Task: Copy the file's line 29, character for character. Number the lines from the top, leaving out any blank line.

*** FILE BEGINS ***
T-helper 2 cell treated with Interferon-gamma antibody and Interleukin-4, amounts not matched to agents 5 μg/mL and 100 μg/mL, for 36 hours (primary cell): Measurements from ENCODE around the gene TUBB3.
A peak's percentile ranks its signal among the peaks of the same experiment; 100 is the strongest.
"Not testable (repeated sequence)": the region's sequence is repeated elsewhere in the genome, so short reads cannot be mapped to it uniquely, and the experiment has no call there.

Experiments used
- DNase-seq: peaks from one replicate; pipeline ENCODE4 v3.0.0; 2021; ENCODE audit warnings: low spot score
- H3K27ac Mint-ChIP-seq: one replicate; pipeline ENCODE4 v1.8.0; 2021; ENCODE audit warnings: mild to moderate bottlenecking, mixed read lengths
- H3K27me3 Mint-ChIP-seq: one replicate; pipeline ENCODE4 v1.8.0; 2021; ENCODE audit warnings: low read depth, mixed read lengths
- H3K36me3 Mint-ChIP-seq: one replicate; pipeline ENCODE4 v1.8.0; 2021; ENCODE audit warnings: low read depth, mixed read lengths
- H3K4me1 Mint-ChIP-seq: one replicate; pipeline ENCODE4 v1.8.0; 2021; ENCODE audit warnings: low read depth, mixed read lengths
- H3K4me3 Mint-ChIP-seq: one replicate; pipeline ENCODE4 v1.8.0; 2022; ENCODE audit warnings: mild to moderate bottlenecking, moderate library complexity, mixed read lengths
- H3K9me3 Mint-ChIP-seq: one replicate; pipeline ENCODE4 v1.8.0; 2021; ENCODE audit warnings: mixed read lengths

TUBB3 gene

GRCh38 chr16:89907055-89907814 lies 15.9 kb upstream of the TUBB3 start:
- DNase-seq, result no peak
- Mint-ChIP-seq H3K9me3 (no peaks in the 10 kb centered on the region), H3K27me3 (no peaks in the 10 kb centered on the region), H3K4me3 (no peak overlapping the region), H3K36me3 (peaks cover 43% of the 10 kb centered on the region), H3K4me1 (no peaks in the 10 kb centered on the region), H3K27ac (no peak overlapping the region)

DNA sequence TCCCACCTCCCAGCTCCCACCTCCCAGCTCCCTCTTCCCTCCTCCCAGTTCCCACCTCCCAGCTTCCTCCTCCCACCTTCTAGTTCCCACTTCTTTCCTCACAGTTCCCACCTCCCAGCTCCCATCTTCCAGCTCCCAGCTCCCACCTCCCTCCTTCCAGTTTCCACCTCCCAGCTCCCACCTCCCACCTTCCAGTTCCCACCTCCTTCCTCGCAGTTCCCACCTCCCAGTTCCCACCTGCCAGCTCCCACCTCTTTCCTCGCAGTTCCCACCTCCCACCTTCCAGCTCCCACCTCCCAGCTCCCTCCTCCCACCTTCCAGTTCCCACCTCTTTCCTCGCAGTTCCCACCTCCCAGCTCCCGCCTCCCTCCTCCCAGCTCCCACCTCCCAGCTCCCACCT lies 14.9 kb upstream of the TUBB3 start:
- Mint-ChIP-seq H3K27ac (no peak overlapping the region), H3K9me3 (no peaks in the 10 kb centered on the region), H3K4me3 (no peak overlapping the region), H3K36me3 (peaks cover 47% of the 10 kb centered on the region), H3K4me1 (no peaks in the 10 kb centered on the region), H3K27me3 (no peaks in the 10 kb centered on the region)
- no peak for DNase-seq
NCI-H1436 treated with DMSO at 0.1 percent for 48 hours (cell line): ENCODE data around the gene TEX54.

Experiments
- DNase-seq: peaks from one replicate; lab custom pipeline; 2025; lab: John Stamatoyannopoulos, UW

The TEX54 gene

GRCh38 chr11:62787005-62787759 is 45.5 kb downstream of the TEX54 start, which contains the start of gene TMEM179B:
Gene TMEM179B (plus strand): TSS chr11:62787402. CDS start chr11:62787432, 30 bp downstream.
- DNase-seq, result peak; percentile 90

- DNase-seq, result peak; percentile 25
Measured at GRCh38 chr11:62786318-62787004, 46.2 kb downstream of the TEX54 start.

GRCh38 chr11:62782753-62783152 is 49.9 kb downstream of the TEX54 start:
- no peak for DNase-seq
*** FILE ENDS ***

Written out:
- no peak for DNase-seq